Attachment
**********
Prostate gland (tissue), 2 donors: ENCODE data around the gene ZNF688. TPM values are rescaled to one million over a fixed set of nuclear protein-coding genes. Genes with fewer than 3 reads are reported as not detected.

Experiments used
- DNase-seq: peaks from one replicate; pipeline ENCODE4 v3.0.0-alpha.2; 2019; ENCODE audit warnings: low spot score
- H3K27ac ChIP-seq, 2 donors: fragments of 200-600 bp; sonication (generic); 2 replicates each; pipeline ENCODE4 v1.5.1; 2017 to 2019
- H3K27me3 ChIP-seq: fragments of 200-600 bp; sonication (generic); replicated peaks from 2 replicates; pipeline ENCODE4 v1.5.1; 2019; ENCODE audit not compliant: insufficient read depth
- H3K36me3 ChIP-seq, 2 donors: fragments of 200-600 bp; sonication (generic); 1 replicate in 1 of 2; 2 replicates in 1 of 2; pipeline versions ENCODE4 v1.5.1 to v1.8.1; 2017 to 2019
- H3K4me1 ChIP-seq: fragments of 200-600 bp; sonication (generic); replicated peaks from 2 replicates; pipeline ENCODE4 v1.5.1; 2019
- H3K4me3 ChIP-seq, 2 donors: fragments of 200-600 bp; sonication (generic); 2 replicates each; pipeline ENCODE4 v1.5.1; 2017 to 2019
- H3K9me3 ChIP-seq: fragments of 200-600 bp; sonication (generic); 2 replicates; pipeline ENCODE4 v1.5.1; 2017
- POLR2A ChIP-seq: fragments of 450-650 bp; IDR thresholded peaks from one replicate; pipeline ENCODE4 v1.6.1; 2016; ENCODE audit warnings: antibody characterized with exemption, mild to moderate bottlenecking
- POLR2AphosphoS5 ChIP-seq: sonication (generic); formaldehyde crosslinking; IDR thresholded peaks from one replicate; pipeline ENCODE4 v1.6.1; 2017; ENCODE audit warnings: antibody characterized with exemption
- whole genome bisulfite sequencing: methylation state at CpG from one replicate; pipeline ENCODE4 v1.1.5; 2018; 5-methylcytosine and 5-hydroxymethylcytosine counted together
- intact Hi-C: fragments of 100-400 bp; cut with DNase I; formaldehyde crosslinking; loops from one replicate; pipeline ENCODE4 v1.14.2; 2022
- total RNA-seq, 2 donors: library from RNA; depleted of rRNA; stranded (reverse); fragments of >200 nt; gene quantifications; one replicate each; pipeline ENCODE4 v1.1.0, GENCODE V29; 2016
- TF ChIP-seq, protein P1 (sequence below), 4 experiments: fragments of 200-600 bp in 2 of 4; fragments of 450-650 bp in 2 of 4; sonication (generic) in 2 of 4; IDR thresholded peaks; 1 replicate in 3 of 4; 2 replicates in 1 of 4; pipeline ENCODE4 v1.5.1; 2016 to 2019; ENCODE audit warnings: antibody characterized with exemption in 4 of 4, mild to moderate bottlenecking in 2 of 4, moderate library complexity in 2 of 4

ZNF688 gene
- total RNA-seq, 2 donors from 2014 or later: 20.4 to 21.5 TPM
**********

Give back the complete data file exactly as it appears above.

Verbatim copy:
Prostate gland (tissue), 2 donors: ENCODE data around the gene ZNF688. TPM values are rescaled to one million over a fixed set of nuclear protein-coding genes. Genes with fewer than 3 reads are reported as not detected.

Experiments used
- DNase-seq: peaks from one replicate; pipeline ENCODE4 v3.0.0-alpha.2; 2019; ENCODE audit warnings: low spot score
- H3K27ac ChIP-seq, 2 donors: fragments of 200-600 bp; sonication (generic); 2 replicates each; pipeline ENCODE4 v1.5.1; 2017 to 2019
- H3K27me3 ChIP-seq: fragments of 200-600 bp; sonication (generic); replicated peaks from 2 replicates; pipeline ENCODE4 v1.5.1; 2019; ENCODE audit not compliant: insufficient read depth
- H3K36me3 ChIP-seq, 2 donors: fragments of 200-600 bp; sonication (generic); 1 replicate in 1 of 2; 2 replicates in 1 of 2; pipeline versions ENCODE4 v1.5.1 to v1.8.1; 2017 to 2019
- H3K4me1 ChIP-seq: fragments of 200-600 bp; sonication (generic); replicated peaks from 2 replicates; pipeline ENCODE4 v1.5.1; 2019
- H3K4me3 ChIP-seq, 2 donors: fragments of 200-600 bp; sonication (generic); 2 replicates each; pipeline ENCODE4 v1.5.1; 2017 to 2019
- H3K9me3 ChIP-seq: fragments of 200-600 bp; sonication (generic); 2 replicates; pipeline ENCODE4 v1.5.1; 2017
- POLR2A ChIP-seq: fragments of 450-650 bp; IDR thresholded peaks from one replicate; pipeline ENCODE4 v1.6.1; 2016; ENCODE audit warnings: antibody characterized with exemption, mild to moderate bottlenecking
- POLR2AphosphoS5 ChIP-seq: sonication (generic); formaldehyde crosslinking; IDR thresholded peaks from one replicate; pipeline ENCODE4 v1.6.1; 2017; ENCODE audit warnings: antibody characterized with exemption
- whole genome bisulfite sequencing: methylation state at CpG from one replicate; pipeline ENCODE4 v1.1.5; 2018; 5-methylcytosine and 5-hydroxymethylcytosine counted together
- intact Hi-C: fragments of 100-400 bp; cut with DNase I; formaldehyde crosslinking; loops from one replicate; pipeline ENCODE4 v1.14.2; 2022
- total RNA-seq, 2 donors: library from RNA; depleted of rRNA; stranded (reverse); fragments of >200 nt; gene quantifications; one replicate each; pipeline ENCODE4 v1.1.0, GENCODE V29; 2016
- TF ChIP-seq, protein P1 (sequence below), 4 experiments: fragments of 200-600 bp in 2 of 4; fragments of 450-650 bp in 2 of 4; sonication (generic) in 2 of 4; IDR thresholded peaks; 1 replicate in 3 of 4; 2 replicates in 1 of 4; pipeline ENCODE4 v1.5.1; 2016 to 2019; ENCODE audit warnings: antibody characterized with exemption in 4 of 4, mild to moderate bottlenecking in 2 of 4, moderate library complexity in 2 of 4

ZNF688 gene
- total RNA-seq, 2 donors from 2014 or later: 20.4 to 21.5 TPM